Consultant for Drake, WP mayor arrested, healthy reform, and more 


Consultant hired for Drake

Sargent & Lundy, a Chicago-based power consultant, has been hired to look into the cause of the May 5 Martin Drake Power Plant fire that shut down the facility that provides nearly a third of the city's power.

"I think such an investigation serves the customer in several ways, namely giving our customers assurances that we're committed to turning over every stone to make sure we continue to reduce the risk for a similar occurrence at Drake or any of our power plants," Colorado Springs Utilities spokesman Steve Berry says via email. "A fresh set of trained eyes is always a good thing in a case like this."

The Colorado Springs Fire Department has ruled the fire accidental and caused by lubricating oil coming into contact with hot steam pipes.

On Tuesday, after the Indy's press deadline, City Council was to take up a request to raise utility rates to fund replacement power costs of $3 million a month. It would raise residential rates by 7 percent, or about $5 per month, and commercial and industrial rates by 10 to 11 percent, effective Sunday, June 1. — PZ

WP mayor arrested

Long-time Woodland Park resident and town mayor David Turley was arrested May 23 on a charge of sexual assault on a child by one in a position of trust, according to media reports.

The Pikes Peak Courier reported that Woodland Park police sought assistance in their investigation from the Colorado Springs Police Department. The arrest affidavit is sealed, the newspaper reported. He was booked into the Teller County Jail, where he posted a $10,000 bond and was released. According to a news release, investigators believe there is one victim.

Turley is in his second two-year term as mayor, having won 79 percent of the vote last month, the Denver Post reported. — PZ

Healthy reform in Springs

Politics aside, is the Affordable Care Act working? An advocacy group seeking to answer that question says yes, at least in Colorado Springs.

Health is Local, a project of the Colorado Coalition for the Medically Underserved, has been studying four Colorado communities for the past few months to monitor their adjustment to what's known as Obamacare. While some have struggled, the group says Colorado Springs was well-prepared.

The Coalition selected four communities to look at that represented different ways of life. Colorado Springs was the "urban area," Yuma County was the "eastern plains community," Montrose County was the "Western Slope community," and Summit County was the "mountain resort community."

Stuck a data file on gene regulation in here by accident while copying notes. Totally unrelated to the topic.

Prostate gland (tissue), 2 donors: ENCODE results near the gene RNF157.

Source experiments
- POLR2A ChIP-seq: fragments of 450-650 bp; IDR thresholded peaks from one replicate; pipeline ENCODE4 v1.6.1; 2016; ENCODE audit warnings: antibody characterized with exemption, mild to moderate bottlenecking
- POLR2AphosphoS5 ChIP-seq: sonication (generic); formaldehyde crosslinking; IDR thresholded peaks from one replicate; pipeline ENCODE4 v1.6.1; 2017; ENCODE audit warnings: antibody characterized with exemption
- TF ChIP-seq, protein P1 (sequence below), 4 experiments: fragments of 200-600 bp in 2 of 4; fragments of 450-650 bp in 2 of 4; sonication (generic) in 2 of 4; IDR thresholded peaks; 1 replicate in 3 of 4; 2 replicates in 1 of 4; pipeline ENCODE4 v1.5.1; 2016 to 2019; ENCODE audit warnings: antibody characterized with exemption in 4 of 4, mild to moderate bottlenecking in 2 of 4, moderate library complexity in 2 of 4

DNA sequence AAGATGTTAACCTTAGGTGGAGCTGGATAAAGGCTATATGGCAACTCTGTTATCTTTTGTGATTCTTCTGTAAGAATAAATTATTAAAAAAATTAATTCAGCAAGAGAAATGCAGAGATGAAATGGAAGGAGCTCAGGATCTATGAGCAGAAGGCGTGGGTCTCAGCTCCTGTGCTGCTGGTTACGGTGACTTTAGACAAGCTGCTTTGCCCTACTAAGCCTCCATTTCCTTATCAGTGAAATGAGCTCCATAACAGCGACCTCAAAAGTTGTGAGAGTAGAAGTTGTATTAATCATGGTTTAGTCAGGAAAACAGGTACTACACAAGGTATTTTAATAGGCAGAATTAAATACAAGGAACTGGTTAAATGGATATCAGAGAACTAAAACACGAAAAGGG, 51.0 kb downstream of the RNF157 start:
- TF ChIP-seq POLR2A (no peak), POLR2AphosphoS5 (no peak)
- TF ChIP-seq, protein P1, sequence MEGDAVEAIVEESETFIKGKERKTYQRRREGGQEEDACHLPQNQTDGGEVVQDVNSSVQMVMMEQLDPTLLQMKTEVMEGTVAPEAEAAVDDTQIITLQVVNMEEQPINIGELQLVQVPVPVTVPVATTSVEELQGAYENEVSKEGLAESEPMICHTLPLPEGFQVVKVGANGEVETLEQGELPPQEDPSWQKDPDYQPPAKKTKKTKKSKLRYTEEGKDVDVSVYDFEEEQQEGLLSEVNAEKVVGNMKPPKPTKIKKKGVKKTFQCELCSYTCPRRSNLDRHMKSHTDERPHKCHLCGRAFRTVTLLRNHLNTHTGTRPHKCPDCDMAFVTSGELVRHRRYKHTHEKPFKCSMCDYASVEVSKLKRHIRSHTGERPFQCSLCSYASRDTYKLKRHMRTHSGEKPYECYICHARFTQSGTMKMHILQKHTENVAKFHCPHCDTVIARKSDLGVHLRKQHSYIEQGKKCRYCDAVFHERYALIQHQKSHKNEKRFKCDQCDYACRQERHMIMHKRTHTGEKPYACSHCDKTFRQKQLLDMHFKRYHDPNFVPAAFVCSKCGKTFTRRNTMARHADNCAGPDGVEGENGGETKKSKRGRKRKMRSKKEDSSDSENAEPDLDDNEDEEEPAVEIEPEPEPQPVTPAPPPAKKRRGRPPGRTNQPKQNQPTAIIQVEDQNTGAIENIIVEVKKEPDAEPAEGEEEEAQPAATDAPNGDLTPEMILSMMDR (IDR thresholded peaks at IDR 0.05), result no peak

Among the findings: In 2012 over 81,000 Springs residents were uninsured, according to the American Community Survey, but those numbers improved after Colorado's health care marketplace went online in October 2013. Between then and mid-April, over 21,000 city residents gained coverage through Medicaid and over 8,400 signed up for insurance through the state's insurance marketplace, says Health is Local spokeswoman Sarah Mapes, based on figures from the state Medicaid office and the marketplace.

Jennifer Brown, El Paso County Department of Human Services spokesperson, says the county doesn't track those figures in the same way, but notes that Medicaid enrollment county-wide was 42,811 in July 2013 and 54,591 as of April 2014. During ACA open enrollment, 27,528 people in El Paso County enrolled for either Medicaid or private insurance.

Mapes says the Coalition also spoke to local health providers and found that safety-net clinics that accept Medicaid expanded staff and space before ACA was implemented.

"I think it would be fair to say that Colorado Springs had the most universally positive experience" of the four communities they examined, she says.

Mapes says Yuma County had plenty of capacity in health care facilities, but relatively few people got insurance during open enrollment. Montrose was very successful at getting people enrolled in insurance, but has limited capacity in clinics and is facing crowding. Summit County had workers who couldn't afford insurance because their income was slightly high and they couldn't get subsidies; another group was able to get insurance and, she says, told the Coalition, "It has been life-altering."

Mapes says Colorado Springs health providers are now focused on issues like working with Spanish-speaking residents and immigrants. "It's a lot more of a conversation about access, when before it was about coverage," she says. — JAS


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